Fragmented Racial Identity in Funnyhouse of a Negro

Enes Eren

Abstract


Adrienne Kennedy, as one of the distinguished playwrights, has composed many plays in her writing career; has addressed the issues related to black women’s lives in the US reflecting the intersecting factors that oppress African American women. In her plays, she has pictured how African American female characters are doubly oppressed compared to other groups of women and has illuminated the difference between experiences of black and white women. In this essay, I will be looking at Funnyhouse of a Negro, which tells the story of alienated African American female who ends up in committing suicide due to the oppression of society. I aim to shed light on how African American women are more oppressed than other minority groups via the character Sarah in the play who oscillates between polarities as the outcome of identity crisis owing to her race. As well, I will explore the ways Sarah’s oppression caused by intersecting dynamics such as race, gender, class, and sexuality, therefore, her traumatic identity crisis needs to be analyzed considering these categories interdependently rather than separately. These categories are shaped through a white ideology that dominates and makes African American women internalize racial hatred toward their own race. Overall, I will examine how Kennedy deconstructs the institutionalized racism by using historical characters and distorted white images to subvert the misrepresentation of African American women on the stage and emphasizes the historical burden on them created by white ideology.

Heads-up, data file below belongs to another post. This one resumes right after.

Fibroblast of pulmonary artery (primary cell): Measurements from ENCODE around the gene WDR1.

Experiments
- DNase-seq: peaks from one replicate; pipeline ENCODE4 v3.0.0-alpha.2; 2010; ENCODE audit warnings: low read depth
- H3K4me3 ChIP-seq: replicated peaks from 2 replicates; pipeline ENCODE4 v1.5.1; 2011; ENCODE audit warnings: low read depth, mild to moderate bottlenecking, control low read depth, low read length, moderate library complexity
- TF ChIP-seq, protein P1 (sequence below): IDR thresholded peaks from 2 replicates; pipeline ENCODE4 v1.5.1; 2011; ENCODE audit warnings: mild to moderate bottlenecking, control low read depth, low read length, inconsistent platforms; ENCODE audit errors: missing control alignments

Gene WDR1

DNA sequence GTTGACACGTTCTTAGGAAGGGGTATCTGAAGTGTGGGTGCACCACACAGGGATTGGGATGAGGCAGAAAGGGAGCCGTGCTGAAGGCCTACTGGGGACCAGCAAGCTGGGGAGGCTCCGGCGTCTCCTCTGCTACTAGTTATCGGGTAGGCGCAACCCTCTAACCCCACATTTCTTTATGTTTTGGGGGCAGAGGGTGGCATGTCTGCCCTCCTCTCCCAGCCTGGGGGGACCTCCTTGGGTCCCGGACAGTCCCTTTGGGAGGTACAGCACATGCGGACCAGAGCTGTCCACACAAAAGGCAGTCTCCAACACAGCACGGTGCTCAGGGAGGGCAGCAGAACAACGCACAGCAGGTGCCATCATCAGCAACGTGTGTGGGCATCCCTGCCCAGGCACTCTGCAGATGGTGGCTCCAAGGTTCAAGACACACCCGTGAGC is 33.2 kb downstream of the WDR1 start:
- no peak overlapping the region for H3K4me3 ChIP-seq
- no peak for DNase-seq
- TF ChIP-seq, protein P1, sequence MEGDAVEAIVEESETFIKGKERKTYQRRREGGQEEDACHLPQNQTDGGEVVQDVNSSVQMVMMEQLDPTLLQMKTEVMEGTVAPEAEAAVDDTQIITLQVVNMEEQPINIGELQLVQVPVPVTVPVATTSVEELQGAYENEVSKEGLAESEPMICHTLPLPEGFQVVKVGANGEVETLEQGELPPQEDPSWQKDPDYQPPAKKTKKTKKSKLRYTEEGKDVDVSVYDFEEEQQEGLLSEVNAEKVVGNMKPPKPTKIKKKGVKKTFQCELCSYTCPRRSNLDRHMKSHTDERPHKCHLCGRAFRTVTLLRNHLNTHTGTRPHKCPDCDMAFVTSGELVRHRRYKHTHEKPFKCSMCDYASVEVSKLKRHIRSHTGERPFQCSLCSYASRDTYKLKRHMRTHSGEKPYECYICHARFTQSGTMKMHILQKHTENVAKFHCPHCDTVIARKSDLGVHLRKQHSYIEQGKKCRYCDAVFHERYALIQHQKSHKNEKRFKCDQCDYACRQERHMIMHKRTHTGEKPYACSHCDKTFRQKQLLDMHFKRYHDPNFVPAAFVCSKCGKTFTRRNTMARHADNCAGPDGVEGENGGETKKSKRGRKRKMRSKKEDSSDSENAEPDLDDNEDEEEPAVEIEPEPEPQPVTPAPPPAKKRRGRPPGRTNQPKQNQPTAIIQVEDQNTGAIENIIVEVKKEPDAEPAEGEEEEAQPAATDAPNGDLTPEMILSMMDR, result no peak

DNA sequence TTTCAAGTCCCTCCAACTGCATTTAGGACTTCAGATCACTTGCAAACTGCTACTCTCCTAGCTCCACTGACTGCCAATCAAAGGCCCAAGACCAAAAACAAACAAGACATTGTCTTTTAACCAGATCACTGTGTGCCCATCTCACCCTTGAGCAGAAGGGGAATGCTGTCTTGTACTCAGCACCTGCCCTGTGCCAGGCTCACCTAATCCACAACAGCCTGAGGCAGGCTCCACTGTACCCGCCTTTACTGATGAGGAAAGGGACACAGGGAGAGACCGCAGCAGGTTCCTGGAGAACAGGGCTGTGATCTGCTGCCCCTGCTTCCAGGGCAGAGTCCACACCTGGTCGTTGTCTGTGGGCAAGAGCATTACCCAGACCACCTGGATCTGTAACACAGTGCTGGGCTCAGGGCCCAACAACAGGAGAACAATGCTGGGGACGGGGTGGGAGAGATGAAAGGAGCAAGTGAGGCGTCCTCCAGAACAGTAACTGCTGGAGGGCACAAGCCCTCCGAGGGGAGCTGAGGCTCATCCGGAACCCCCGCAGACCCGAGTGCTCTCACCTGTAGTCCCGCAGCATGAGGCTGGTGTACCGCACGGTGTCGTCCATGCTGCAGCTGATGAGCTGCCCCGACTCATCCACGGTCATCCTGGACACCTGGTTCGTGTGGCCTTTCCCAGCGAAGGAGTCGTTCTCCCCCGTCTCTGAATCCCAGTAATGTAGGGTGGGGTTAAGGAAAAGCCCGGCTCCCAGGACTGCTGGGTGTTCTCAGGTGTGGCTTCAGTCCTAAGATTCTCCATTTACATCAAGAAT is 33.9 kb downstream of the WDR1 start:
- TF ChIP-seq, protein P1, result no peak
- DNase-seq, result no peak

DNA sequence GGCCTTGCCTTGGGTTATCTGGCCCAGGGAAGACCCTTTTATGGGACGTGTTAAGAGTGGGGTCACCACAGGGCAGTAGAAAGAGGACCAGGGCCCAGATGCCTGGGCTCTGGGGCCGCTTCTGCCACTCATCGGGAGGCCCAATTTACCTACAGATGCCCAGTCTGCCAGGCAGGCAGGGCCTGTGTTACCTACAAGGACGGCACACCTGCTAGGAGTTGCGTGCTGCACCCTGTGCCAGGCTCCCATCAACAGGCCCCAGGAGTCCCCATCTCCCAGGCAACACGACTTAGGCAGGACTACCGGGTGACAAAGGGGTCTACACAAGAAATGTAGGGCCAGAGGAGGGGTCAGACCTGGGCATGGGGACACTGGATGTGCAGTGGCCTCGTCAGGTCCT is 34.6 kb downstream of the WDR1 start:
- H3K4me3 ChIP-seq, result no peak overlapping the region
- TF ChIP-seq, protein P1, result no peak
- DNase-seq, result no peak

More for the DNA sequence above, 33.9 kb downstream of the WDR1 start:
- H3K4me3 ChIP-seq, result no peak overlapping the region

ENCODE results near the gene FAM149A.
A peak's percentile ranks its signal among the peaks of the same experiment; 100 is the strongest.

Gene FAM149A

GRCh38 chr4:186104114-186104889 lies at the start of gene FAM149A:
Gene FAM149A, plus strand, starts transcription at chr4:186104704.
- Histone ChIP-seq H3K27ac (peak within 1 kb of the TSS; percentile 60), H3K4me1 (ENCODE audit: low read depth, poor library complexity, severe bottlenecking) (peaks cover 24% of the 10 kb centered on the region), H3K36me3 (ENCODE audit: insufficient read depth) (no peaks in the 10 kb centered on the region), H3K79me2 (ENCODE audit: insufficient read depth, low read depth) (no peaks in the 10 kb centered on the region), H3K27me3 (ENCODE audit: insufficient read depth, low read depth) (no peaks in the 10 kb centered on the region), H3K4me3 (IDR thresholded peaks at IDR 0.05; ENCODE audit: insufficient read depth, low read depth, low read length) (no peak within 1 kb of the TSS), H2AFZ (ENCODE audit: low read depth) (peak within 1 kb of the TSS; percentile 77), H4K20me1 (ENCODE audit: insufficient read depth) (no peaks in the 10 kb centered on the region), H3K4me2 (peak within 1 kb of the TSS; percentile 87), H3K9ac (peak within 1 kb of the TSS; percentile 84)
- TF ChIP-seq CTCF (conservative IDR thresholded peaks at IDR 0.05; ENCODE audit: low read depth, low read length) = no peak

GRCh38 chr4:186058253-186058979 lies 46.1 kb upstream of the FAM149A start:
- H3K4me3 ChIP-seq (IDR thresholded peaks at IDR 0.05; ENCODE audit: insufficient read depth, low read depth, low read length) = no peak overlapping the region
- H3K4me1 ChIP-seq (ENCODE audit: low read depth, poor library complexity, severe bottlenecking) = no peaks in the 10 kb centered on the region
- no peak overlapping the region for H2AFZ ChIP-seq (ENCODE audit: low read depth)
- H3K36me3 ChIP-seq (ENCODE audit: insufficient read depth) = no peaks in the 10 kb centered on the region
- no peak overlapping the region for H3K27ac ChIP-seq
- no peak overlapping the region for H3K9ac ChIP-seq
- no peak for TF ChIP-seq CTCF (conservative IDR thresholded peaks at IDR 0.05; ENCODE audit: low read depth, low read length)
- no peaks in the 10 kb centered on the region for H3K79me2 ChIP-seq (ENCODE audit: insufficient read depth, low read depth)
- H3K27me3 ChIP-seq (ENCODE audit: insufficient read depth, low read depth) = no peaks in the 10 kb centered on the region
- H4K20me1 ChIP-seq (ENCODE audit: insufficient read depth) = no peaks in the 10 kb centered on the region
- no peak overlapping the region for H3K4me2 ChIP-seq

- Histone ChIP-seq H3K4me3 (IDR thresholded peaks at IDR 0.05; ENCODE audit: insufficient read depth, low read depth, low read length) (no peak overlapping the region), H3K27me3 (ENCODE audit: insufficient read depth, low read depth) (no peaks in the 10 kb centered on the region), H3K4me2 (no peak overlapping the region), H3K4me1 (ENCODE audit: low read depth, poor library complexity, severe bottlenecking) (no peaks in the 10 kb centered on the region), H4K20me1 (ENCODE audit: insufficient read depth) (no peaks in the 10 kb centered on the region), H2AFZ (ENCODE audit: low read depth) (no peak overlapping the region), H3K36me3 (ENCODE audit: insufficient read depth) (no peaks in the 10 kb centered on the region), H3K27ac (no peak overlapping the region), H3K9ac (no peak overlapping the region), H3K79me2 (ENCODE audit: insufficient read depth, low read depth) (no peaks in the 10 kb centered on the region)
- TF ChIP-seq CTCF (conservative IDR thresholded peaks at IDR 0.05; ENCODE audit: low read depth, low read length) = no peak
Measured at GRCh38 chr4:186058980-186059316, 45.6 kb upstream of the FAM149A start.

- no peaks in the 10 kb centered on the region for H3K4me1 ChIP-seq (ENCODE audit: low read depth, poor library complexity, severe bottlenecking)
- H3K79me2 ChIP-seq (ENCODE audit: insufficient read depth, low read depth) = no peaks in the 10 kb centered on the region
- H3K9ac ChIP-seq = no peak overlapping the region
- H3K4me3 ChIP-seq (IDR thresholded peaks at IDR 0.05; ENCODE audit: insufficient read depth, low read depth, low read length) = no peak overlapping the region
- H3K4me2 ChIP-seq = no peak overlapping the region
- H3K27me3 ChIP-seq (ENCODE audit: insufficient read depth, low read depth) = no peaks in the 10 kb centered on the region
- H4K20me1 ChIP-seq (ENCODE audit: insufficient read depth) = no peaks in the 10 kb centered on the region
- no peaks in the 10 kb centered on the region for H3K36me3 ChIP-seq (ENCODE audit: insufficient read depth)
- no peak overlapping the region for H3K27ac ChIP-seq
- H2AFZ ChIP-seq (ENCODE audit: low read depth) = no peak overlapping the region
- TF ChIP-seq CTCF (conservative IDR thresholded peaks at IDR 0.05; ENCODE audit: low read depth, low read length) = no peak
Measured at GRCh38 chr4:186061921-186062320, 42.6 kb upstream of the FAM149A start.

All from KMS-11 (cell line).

Keywords


Adrienne Kennedy; black feminism; identity; gender

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References


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